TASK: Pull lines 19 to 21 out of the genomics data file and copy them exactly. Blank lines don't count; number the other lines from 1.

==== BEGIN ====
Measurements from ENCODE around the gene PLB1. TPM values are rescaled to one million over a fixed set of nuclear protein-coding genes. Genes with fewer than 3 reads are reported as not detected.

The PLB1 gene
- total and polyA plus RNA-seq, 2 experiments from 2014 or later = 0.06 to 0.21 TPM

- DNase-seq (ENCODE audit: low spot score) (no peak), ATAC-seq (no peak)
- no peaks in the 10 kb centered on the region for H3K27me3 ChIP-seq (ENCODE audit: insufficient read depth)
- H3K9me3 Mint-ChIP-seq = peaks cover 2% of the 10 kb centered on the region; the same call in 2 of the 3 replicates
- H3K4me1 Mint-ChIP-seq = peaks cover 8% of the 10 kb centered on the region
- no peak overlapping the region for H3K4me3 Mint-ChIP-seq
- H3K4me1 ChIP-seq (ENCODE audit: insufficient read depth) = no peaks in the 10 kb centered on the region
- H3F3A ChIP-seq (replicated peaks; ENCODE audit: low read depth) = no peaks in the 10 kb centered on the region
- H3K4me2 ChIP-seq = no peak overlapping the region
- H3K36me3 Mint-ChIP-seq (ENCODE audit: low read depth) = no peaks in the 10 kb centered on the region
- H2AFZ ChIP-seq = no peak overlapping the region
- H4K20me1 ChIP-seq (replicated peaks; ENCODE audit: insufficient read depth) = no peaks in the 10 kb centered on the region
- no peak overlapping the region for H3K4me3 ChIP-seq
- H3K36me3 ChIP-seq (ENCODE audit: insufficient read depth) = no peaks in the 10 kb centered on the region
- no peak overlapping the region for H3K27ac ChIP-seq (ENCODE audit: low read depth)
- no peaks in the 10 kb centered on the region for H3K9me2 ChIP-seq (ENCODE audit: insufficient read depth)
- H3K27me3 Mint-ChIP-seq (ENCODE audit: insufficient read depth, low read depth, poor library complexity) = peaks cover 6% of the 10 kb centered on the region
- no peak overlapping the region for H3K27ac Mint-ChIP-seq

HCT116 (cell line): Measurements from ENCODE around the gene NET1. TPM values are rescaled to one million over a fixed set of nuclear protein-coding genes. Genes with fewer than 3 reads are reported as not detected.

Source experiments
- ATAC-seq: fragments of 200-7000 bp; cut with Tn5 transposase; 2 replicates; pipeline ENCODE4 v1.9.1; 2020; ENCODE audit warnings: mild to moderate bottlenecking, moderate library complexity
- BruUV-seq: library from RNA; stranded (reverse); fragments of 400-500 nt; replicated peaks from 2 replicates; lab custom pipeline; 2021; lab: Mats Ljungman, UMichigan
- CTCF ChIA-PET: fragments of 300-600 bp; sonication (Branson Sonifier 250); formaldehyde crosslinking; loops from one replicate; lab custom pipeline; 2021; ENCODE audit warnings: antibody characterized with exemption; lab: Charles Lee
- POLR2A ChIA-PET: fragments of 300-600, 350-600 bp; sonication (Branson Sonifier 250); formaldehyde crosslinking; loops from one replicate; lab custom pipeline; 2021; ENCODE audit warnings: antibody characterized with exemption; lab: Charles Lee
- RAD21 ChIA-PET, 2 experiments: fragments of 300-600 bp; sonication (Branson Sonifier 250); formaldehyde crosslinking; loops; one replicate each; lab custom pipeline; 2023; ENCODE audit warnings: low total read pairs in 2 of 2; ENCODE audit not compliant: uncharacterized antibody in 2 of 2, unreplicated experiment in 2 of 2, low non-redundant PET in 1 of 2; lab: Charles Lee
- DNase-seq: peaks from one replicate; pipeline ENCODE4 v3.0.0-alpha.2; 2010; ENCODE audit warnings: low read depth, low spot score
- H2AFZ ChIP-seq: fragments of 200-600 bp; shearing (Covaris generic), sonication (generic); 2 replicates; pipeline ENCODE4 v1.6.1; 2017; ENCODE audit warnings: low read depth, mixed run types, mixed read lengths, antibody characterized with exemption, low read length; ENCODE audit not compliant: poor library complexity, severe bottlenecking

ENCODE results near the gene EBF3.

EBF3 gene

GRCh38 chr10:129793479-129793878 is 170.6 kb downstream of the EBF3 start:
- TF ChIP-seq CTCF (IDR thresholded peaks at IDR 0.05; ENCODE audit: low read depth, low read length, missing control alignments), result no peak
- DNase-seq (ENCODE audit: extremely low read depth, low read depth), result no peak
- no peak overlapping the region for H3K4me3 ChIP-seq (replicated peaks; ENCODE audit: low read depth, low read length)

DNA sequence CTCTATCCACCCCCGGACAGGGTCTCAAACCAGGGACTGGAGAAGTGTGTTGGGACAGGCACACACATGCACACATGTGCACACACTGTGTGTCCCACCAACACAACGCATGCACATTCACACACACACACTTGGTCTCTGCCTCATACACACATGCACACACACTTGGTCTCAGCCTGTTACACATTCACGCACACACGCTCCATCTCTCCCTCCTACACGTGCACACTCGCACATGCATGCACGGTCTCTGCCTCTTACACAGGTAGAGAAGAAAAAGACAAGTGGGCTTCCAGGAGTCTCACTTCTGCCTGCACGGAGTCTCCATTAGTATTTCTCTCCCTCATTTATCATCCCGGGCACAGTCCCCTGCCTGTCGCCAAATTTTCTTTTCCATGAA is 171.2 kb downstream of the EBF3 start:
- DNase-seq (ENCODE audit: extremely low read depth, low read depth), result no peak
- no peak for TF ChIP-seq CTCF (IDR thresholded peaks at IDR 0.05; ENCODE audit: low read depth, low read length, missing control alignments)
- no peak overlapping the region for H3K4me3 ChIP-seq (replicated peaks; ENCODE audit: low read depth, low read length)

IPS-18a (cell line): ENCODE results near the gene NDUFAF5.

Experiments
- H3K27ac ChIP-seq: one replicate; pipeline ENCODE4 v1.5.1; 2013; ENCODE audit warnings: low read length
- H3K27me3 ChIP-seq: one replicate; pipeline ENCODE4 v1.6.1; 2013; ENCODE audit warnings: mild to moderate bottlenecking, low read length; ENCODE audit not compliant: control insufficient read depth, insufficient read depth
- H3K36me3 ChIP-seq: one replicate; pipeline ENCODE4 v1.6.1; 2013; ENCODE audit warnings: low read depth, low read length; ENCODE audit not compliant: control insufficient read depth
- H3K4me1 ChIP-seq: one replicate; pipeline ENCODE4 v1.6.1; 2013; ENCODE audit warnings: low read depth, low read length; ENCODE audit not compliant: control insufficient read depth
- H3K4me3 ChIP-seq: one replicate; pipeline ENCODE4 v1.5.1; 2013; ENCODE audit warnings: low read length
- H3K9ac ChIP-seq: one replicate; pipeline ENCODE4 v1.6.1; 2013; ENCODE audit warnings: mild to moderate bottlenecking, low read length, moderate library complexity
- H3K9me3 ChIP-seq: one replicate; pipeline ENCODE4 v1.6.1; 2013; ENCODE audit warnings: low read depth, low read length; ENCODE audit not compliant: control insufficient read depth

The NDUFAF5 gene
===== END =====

- H3K27me3 Mint-ChIP-seq (ENCODE audit: insufficient read depth, low read depth, poor library complexity) = peaks cover 6% of the 10 kb centered on the region
- no peak overlapping the region for H3K27ac Mint-ChIP-seq

HCT116 (cell line): Measurements from ENCODE around the gene NET1. TPM values are rescaled to one million over a fixed set of nuclear protein-coding genes. Genes with fewer than 3 reads are reported as not detected.